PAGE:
Few creative movements have been more influential than the Bauhaus, under the leadership of Walter Gropius. The art of the theater commanded special attention, and its greatest commanders were none other than Oskar Schlemmer, Laslo Moholy-Nagy, and Farkas Molnár. Theater of the Bauhaus (edited by Walter Gropius and Arthur S. Wensinger, translated by Arthur Wensinger) is a reissued classic on theater design and presentation. Originally published in 1924, Wesleyan’s edition was its debut in English. The text in this volume is a loose collection of essays by Schlemmer, Molnár, and of course Laszlo Moholy-Nagy, with an introduction by Bauhaus leader Walter Gropius. For scholars of Moholy-Nagy’s late work in America, and scholars of Bauhaus in general, it is a necessary read and a collector’s item. The book is an accurate reproduction, from the lay-out and illustrations down to the book’s typography, so that Schlemmer and Moholy-Nagley’s thoughts and ideas come through just as they are meant.

Moholy-Nagy: Future Present is organized by and will be presented at the Solomon R. Guggenheim Museum, the Art Institute of Chicago, and the Los Angeles County Museum of Art.

Gropius_Bauhaus2

Reblogged from: Wesconnect News. (Go to the original post…)

By Keren Alshanetsky ’17

[Pam Tatge ’84] Earlier this year Pam Tatge ’84, MALS ’10, P ’16 became the director of Jacob’s Pillow Dance Festival in Becket, Massachusetts. The summer festival, which runs from June 22 to August 28, presents innovative dance companies from across the United States and around the world to tens of thousands of visitors annually.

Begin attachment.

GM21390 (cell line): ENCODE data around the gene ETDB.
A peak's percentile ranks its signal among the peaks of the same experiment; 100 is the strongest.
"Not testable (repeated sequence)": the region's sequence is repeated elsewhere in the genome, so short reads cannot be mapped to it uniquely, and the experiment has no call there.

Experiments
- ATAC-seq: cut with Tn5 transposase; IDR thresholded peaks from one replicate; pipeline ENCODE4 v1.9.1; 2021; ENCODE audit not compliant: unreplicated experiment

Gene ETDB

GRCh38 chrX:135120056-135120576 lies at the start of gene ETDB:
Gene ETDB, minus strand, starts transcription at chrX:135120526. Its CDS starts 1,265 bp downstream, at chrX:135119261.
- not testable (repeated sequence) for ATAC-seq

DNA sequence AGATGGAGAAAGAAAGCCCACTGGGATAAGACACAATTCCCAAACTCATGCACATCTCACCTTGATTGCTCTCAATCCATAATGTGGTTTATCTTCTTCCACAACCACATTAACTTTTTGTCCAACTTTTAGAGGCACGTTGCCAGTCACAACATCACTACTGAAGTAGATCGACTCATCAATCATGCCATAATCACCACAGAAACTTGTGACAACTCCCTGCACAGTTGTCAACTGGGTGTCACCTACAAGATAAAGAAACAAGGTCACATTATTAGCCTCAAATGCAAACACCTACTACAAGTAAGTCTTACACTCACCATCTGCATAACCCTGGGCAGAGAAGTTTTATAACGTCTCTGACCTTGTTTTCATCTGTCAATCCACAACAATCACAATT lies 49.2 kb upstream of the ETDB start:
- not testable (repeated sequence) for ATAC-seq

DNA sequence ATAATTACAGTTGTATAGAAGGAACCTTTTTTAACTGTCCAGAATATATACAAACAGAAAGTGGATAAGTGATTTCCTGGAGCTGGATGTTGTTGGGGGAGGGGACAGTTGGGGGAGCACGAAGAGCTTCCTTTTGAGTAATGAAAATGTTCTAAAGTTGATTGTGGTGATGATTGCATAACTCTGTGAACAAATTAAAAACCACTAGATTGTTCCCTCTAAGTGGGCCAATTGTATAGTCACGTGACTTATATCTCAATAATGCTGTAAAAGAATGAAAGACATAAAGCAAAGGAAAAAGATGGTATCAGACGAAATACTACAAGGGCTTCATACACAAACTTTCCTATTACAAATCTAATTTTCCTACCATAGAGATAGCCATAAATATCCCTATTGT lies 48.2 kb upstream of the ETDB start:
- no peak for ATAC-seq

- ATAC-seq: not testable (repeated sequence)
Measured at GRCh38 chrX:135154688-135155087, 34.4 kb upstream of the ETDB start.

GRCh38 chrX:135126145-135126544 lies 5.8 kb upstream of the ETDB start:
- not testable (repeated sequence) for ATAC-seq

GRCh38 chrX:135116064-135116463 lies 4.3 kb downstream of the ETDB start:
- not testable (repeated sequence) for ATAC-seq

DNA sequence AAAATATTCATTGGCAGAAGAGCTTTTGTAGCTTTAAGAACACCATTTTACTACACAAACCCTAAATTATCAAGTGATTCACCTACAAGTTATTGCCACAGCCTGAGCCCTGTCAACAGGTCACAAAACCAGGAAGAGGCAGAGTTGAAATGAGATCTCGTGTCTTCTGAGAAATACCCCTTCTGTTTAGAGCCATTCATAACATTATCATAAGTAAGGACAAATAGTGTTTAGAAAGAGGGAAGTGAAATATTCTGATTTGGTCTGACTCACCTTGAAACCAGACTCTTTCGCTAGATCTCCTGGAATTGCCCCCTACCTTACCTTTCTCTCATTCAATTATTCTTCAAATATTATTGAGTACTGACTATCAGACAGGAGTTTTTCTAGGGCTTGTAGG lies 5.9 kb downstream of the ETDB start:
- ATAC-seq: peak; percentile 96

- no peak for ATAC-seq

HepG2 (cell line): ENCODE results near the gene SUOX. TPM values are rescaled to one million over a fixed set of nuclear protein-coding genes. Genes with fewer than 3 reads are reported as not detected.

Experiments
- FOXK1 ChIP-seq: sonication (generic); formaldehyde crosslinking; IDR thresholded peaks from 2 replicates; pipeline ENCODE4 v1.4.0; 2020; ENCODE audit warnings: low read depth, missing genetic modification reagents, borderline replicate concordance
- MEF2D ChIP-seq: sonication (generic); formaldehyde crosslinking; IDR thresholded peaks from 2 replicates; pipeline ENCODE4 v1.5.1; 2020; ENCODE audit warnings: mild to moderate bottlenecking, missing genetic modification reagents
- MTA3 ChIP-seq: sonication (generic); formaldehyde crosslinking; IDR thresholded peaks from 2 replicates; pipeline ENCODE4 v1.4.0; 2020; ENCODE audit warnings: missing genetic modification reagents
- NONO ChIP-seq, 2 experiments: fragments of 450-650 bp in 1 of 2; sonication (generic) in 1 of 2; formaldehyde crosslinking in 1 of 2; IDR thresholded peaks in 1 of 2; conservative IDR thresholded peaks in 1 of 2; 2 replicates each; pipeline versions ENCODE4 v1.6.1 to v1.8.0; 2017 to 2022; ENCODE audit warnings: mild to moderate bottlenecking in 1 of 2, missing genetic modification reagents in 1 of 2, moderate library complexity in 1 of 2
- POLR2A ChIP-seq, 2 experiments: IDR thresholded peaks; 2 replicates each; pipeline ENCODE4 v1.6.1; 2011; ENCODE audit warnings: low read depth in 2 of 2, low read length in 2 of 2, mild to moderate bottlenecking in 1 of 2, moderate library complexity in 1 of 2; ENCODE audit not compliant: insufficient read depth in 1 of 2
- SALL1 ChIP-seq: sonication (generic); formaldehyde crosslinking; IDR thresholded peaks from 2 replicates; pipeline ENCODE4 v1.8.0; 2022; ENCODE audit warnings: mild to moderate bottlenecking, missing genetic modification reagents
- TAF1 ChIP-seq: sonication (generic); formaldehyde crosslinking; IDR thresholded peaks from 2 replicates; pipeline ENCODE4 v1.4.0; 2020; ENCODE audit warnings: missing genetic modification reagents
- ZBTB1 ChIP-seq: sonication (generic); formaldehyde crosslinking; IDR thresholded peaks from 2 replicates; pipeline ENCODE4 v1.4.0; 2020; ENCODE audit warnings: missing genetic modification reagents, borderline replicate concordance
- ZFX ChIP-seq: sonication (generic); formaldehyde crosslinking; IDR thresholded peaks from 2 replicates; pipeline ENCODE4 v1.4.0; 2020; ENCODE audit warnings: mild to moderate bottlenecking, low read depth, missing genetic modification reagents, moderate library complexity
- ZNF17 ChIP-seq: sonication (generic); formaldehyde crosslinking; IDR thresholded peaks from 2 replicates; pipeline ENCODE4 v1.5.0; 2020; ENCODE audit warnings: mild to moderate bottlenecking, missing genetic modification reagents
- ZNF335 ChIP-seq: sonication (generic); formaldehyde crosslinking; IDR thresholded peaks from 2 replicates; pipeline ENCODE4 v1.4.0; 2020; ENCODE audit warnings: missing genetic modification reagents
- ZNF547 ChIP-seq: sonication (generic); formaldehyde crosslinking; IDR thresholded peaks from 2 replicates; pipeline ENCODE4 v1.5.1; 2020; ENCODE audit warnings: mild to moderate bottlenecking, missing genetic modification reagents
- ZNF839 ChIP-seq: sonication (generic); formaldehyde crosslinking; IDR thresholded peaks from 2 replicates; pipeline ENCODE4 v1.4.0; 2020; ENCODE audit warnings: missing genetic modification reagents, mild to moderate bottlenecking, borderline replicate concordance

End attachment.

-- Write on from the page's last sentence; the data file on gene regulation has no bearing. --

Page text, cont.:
Prior to accepting this executive and artistic position, Tatge spent 16 years as the director of the Center for the Arts at Wesleyan. Now she helms a dance festival that she has attended and enjoyed countless times as an audience member. Her intention is to make sure the festival continues, as it always has, to push boundaries:

“Jacob’s Pillow has been the place I could see international work I just couldn’t see anywhere else,” she said . . . “I want to continue the dialogue in the field (of dance) and move the field forward.”

Tatge plans to accomplish this by seeking out cutting-edge choreographers and dance troupes, and by committing to bring together companies from the local Berkshire community and the international dance world. Already looking ahead towards next year, she is carving out the festival’s future:

“I want to work on a continued effort to engage artists and have the Pillow use all its resources to nurture choreography,” Tatge said. “I think Jacob’s Pillow commitment to presenting international artists is vital and relevant . . . There’s no other festival that has a soul as incredible as this. The presence of the past is alive and well and very focused on the future as well.”